Sinister Countdown: The Grave Door

“Don’t you go by the Grave Door ya hear?” Grandma Flo yelled from the porch swing. I waved back, pretending I hadn’t heard and marched on down the street.

“The Grave Door?” asked Sally, her blond curls cupping up under chin. She looked angelic in the evening light, her green eyes glowing with fear and excitement.

I smiled my most mature ten-year-old smile and said, “Yeah you’ll see!”

Together we raced toward Oak Hills community cemetery, only two blocks from my own home. The raged stone and chain fence that surrounded the space witnessed our secret entry. Beneath a low hedge of faded wisteria, we paused looking to make sure the coast was clear.

“Tom, should we even be here?” Sally asked again, grabbing hold of my hand as she spoke.

“Of course we are, we’re not gonna hurt nothin’ right?” I said with a smile and a wink.

Sally’s smile was wand as the light in the sky grew dim, and it was then I realized how much I had fallen for her.

“We’re almost there, just a bit further down this path and then you’ll see it-”

“The Grave Door?” she said, apprehension flashing within her eyes.

I felt myself smile even wider with a wicked glee and nodded in assent. Sally gulped and we quietly began to weave between headstones and markers alike.

And in the last rays of the even sun, we found it, nestled at the bottom of the lane.

“There it is!” I hissed pulling Sally close, I could feel her body grow tense.

She looked up at the sky and drew in a tight breath and said, “it’s time Tommy, let’s do it now.”

“Okay,” I said feeling a cresting wave of hysteria, “I’ve got the stone.”

Around us, trees shifted in the cool October air casting a greenish-blue shade over everything. There before me was the Grave Door, inlaid with concrete and stone. Old slats of yew wood held fast with iron nails secured the entrance below.

“Be careful, Tom!” Sally hissed from behind a cold faced angel as I stepped away from her warm embrace.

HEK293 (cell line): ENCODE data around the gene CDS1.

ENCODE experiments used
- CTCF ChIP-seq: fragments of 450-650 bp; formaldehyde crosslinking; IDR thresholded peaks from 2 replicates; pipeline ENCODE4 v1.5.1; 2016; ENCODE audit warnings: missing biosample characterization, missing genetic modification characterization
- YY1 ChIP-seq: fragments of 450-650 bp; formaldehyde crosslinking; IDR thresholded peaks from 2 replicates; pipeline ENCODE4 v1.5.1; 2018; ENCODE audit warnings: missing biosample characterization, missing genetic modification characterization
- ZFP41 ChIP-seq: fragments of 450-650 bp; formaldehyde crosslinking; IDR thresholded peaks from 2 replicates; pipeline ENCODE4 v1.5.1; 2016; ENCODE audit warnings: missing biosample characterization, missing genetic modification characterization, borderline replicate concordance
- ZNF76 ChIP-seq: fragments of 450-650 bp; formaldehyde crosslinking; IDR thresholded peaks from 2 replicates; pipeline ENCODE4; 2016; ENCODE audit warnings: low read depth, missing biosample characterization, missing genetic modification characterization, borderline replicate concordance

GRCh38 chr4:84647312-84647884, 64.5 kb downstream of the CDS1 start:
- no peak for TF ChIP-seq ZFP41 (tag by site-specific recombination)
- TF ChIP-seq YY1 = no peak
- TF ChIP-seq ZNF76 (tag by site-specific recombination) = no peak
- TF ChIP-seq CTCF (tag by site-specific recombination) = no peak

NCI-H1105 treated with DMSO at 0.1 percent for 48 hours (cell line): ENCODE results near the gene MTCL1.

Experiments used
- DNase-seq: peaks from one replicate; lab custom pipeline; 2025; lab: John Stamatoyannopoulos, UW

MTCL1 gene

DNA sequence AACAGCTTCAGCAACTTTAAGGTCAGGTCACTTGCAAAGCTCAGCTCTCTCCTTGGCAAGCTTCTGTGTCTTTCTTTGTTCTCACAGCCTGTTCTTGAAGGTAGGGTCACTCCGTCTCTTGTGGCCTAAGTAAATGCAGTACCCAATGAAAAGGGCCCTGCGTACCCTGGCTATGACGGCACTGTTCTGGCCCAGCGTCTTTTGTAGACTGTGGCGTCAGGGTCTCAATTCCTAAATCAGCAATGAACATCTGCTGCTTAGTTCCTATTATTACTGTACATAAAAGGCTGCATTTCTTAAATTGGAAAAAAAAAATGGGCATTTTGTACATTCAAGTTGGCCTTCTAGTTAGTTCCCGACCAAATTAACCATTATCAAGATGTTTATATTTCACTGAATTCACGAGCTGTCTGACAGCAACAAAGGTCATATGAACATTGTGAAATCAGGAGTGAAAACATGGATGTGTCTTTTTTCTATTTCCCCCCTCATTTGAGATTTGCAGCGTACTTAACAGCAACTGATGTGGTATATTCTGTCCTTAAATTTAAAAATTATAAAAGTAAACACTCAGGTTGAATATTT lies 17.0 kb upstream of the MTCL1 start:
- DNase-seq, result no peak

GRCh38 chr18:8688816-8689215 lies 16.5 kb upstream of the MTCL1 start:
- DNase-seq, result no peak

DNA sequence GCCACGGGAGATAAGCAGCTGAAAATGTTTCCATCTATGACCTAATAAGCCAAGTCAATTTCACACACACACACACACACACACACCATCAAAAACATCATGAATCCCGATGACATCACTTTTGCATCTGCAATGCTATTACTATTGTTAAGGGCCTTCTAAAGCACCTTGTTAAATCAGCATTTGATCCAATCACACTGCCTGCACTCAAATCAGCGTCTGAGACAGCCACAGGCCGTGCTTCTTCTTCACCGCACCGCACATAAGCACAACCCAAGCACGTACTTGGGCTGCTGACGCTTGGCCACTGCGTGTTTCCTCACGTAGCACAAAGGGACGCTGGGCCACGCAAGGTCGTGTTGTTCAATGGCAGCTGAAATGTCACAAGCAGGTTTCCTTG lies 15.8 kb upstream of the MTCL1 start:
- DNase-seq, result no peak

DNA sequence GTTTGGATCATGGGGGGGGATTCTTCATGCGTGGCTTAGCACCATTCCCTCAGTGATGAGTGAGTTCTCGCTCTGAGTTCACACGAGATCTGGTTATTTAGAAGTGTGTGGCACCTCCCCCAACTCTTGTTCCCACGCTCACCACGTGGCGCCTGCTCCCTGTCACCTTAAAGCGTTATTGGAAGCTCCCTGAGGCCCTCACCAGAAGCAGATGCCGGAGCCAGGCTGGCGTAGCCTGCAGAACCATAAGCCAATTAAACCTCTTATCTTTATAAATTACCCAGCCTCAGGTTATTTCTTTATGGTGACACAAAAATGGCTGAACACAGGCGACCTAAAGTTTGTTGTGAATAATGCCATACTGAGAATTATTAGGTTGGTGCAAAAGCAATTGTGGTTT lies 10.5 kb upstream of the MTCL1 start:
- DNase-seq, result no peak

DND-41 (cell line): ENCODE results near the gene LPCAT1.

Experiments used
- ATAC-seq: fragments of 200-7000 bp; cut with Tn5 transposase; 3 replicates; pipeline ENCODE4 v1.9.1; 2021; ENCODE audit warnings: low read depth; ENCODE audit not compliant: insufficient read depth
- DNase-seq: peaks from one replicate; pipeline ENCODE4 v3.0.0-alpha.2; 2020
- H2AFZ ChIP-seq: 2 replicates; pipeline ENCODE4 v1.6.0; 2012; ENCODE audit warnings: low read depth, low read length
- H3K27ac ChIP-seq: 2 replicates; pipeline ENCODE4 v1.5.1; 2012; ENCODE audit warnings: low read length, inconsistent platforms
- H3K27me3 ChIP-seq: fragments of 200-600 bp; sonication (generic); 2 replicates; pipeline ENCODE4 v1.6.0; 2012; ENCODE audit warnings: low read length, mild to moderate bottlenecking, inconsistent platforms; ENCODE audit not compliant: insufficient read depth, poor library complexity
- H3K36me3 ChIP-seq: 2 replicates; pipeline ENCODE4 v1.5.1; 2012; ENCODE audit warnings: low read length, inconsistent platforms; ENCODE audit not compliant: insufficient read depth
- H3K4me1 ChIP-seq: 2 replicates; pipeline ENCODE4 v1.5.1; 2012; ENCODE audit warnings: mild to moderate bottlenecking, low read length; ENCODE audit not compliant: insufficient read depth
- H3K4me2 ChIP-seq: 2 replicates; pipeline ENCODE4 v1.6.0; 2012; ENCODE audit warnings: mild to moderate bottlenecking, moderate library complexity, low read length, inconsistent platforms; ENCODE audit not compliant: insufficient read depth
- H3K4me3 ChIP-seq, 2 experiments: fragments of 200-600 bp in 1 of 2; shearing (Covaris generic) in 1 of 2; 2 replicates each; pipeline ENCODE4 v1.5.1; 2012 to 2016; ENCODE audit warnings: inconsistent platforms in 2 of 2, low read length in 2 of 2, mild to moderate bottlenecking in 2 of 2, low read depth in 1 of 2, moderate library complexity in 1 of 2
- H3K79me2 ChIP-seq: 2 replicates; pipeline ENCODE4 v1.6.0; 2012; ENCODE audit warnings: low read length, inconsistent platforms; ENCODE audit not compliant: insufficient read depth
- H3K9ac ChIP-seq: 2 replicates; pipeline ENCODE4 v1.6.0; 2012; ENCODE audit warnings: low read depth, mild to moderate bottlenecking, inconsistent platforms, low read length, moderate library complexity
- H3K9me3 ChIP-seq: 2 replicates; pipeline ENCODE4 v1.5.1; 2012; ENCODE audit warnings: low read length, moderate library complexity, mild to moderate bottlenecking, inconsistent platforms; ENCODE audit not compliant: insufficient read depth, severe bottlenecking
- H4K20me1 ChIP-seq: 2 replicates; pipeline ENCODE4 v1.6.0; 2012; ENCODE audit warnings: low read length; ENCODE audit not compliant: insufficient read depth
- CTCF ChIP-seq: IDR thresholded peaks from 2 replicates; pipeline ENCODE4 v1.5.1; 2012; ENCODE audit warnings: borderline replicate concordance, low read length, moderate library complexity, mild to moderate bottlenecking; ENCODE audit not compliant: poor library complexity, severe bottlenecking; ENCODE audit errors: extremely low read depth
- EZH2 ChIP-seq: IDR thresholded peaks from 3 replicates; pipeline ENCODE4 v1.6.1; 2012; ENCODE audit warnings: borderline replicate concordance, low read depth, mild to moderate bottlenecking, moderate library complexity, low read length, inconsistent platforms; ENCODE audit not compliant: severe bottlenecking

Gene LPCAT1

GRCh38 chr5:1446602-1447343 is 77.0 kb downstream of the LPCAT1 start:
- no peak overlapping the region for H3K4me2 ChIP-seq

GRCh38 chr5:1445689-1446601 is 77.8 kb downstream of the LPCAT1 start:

In full view of anyone watching I stood right on the black paved lane clutching tight to my rock. Taking three steps I stopped in a patch of shimmering sunlight and said the words the old Hag had told us never to say.

“Break bone, bruise root, bring forth, bear fruit.”

And with that my rock was tossed high into the air a bull’s eye directly on the Grave Door.

With a plunk it wedge in fast between two slats and held fast to the wood.

Utterly astonished I stared in wonder as the rock twisted round like a knob. Wind shifted about my head, rustling leaves as I turn to face Sally. Her face was horror-stricken as she looked past my feet to the door now vibrating in its cement lining.

A low hiss escaped from between the slats of yew as I felt myself stumble back. It was then that I saw my sneaker smoking upon the ground, their soles melting into the asphalt.

I gasped and cried out as heat seared my toes. I felt to the ground and rolled to the curb, skin, shirt, and pants hissing loudly. Sally was screaming as the hiss became a roar. Wood splintered beyond my spinning head.

Something grabbed at my shoulder, turning me over and I screamed out again, thinking the worst. It was Sally with her golden white hair brushing against my face.

“Come on Tom! Let’s go!”